The mother of the man who killed Christina Edkins in a random attack on a bus has spoken of her grief over the tragedy.
Paranoid schizophrenic Phillip Simelane was last week detained indefinitely for killing the schoolgirl.
He stabbed the 16-year-old to death as she travelled to school in Halesowen on the number nine bus on March 7 – less than three months after he had been released from prison without any supervision.
Simelane’s mother Priscilla Von-Groening, of Smethwick, told the Express & Star: “We are grieving for my son who is lost to us, but still here.
“My heart also goes out to the family of the young lady who are also grieving for their daughter.
“We cannot comment further on the investigation as it is still ongoing. It has been a very stressful time,” she said.
She said her son had been ‘crying out for help’ and had been ‘badly let down by the system and the authorities, as have both families’.
The 23-year-old, who was born in Swaziland, was sentenced after pleading guilty to manslaughter on the grounds of diminished responsibility.
Simelane, of Walsall, was detained indefinitely under the Mental Health Act.
Bosses at Birmingham and Solihull Mental Health NHS Foundation Trust are carrying out an investigation and admitted ‘there are lessons to be learned for us’ following the case. Christina’s family, of Ladywood, in Birmingham, have said they are keen to hear the outcome of the review, which is expected in December.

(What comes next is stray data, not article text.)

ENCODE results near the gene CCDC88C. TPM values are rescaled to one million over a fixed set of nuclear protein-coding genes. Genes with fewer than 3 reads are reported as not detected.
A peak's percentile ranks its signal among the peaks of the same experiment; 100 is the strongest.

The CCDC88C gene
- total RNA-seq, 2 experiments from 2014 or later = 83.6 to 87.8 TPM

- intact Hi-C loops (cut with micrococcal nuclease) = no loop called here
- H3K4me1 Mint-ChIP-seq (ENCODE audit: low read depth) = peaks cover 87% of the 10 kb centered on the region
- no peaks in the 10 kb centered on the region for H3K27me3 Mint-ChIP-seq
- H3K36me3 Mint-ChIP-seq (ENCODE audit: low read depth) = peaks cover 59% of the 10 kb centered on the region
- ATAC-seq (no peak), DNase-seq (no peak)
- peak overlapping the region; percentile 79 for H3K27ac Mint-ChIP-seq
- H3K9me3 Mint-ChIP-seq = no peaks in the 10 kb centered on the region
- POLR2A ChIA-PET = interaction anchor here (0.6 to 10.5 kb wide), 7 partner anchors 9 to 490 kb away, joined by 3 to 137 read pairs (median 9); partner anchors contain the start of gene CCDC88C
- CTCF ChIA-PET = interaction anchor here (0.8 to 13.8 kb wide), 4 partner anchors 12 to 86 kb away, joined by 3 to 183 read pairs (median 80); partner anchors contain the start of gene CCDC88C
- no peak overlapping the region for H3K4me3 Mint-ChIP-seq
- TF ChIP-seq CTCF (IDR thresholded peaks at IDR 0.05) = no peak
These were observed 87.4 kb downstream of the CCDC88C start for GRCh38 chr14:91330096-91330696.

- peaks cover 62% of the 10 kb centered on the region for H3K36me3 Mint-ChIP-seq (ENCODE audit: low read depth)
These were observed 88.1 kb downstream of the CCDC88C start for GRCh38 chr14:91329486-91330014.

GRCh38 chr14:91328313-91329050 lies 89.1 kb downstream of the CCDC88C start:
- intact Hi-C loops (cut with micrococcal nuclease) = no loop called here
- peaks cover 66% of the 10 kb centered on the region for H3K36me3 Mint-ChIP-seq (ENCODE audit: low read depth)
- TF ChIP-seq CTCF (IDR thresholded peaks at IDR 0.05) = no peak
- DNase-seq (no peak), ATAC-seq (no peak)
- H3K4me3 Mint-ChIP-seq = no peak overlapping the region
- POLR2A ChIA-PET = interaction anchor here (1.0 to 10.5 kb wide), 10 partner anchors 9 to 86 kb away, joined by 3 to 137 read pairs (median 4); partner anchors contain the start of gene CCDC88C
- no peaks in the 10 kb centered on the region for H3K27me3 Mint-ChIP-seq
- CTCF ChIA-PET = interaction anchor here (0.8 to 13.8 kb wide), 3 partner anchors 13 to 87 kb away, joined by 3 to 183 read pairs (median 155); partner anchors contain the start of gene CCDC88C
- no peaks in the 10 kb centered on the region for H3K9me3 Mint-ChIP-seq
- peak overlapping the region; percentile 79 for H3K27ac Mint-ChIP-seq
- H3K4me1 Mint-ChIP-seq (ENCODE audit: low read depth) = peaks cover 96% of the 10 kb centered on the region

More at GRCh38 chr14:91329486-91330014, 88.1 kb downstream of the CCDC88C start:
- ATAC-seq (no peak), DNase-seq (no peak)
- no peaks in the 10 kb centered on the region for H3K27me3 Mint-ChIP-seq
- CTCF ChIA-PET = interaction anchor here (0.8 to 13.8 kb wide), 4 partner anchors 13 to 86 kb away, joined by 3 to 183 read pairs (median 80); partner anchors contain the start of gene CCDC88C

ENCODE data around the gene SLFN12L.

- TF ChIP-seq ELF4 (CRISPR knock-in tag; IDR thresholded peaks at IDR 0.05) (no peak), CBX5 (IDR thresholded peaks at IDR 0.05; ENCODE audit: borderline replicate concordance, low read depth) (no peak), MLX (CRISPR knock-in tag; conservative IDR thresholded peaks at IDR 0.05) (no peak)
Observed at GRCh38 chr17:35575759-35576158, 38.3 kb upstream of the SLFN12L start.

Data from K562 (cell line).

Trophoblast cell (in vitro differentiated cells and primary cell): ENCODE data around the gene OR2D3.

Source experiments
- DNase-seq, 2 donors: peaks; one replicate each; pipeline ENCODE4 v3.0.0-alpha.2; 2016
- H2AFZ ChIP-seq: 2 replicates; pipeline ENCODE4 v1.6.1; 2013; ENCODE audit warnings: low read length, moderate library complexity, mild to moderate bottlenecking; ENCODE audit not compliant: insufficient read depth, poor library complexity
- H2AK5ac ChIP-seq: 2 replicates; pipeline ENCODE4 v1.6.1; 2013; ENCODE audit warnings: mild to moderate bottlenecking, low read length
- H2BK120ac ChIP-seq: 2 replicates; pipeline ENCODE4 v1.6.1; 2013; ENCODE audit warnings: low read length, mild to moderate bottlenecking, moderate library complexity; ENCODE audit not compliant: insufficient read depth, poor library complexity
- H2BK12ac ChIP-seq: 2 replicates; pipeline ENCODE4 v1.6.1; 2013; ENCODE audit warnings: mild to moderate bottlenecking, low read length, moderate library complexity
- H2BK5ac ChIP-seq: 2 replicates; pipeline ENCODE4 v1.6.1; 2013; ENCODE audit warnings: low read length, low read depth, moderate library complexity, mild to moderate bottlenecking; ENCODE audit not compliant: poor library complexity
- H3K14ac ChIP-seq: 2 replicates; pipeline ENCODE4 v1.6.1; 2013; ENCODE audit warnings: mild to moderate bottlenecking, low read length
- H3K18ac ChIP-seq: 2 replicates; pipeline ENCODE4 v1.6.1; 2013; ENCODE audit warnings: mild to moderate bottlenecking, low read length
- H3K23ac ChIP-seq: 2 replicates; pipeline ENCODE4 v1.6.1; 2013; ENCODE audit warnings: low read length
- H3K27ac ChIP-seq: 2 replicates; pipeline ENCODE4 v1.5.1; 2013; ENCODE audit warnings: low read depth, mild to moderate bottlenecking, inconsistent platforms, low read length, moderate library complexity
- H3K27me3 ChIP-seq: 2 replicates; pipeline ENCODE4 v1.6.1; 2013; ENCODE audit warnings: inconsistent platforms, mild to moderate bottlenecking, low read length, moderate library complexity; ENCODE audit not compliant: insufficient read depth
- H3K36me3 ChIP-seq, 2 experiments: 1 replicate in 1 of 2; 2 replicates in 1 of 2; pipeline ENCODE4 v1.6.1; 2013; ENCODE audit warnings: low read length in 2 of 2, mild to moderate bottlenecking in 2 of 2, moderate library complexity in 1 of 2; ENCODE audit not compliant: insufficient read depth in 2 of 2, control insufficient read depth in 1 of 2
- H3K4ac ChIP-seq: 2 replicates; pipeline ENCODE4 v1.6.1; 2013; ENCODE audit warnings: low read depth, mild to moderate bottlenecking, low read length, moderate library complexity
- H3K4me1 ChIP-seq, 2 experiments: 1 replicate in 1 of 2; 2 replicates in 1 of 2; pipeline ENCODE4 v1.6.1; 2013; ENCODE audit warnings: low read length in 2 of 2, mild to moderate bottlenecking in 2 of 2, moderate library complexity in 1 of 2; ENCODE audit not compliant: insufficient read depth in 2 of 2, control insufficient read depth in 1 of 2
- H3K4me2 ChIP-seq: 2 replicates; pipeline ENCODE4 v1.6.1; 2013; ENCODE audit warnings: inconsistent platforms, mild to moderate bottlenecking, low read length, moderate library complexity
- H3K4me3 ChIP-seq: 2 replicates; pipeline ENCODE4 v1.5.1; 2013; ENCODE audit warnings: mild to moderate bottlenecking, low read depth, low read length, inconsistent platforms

They are also supporting the Halesowen and Rowley Regis MP James Morris as he prepares to launch a campaign for tougher sentences for people caught carrying knives in the wake of Christina’s death.
Mr Morris said he wanted anyone caught illegally carrying a knife to be jailed.
When Simelane attacked the teenager he was in prison for breach of licence with regard to vehicle interference and cocaine possession.
He had a total of seven previous convictions and had previously served a prison sentence for threatening his own mother with a knife.
He also punched a police officer during his arrest.
The comments from Simelane’s mother come as it is revealed that more than 1,200 people were killed by patients with mental illness between 2001 and 2010 – an average of 122 deaths a year.
Provisional figures for 2011 show 46 people were killed by mental health patients in England. The figures, in a Manchester University study, also show suicides among mental health patients are on the rise – from 1,175 in 2010 to 1,333 in 2011.